EARTHblog » Aaron Mintzes
September 20, 2013
On Wednesday, the House of Representatives passed HR 761, the poorly titled National Strategic and Critical Minerals Production Act of 2013. Every member of the House Majority voted for it joined by fourteen House Democrats.
August 2, 2013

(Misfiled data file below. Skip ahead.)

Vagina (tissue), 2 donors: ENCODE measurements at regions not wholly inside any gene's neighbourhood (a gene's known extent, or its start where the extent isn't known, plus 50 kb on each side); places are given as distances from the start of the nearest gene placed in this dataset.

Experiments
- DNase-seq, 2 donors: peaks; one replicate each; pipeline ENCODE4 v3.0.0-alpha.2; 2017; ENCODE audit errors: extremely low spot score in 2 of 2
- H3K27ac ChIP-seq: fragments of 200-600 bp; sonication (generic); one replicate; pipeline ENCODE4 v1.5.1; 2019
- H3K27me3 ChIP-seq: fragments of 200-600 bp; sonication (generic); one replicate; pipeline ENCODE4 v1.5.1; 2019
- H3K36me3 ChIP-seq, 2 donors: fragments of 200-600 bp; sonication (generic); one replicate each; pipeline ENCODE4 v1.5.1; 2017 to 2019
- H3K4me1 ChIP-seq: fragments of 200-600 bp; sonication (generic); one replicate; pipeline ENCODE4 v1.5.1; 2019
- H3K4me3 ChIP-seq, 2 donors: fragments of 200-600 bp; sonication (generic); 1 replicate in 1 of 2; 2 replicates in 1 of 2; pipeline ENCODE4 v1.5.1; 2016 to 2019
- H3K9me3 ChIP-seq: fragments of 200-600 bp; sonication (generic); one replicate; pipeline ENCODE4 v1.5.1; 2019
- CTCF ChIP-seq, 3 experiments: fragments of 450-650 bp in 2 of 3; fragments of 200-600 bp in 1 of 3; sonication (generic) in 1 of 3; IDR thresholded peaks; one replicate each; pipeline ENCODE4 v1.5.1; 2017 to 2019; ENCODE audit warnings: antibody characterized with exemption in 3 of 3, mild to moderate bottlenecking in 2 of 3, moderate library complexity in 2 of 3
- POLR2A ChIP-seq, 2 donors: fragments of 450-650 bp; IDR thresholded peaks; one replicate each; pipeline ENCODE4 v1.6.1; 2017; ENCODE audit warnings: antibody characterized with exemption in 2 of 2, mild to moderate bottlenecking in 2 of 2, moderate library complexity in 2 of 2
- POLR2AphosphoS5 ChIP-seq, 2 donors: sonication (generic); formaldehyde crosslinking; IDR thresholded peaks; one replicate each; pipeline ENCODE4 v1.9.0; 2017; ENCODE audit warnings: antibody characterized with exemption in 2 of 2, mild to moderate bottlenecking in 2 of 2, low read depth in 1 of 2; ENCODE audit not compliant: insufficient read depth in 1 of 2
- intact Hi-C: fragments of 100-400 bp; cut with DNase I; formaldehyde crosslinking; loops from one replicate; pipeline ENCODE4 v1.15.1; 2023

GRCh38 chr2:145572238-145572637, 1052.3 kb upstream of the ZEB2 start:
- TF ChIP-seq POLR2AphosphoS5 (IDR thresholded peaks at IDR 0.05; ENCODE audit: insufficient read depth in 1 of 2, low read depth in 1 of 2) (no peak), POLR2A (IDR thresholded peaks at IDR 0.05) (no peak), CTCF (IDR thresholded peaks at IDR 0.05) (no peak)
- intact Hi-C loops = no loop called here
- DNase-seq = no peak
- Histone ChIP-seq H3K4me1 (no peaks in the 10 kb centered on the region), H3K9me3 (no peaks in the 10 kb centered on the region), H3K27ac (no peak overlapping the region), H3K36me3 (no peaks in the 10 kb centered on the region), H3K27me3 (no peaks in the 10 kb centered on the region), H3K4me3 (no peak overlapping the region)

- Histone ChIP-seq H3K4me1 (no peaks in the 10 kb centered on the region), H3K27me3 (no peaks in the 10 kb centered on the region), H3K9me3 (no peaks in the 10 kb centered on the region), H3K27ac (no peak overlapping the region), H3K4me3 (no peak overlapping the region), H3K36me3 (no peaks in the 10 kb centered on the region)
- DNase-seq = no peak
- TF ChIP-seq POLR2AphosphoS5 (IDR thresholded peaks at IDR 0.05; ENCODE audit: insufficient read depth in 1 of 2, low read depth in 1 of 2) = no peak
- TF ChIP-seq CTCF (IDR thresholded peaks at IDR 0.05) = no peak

Today Senator Udall (D-CO) and Rep. Tipton (R-CO) introduced the Good Samaritan Clean Up of Abandoned Hard Mines Act of 2013 (Good Sam). Earthworks welcomes this common sense bipartisan solution to one of the most pervasive pollution problems in the West- the enormous damage to water quality caused by acid drainage from approximately 500,000 abandoned mines. In fact, the Environmental Protection Agency (EPA) has estimated that 40% of the Western headwaters have pollution from mining. Clean up costs total an estimated $32-$72 billion. The Udall/Tipton bill provides one long sought solution: allow conservation organizations to perform their own clean up. Much of the hard work and progress in this area belongs to our friends at Trout Unlimited. Preventing these good samaritans from taking on the monumental task of cleaning up abandoned mines are quirks in the Clean Water Act (CWA) and the Comprehensive Environmental Response, Compensation, and Liability Act (CERCLA or Superfund law).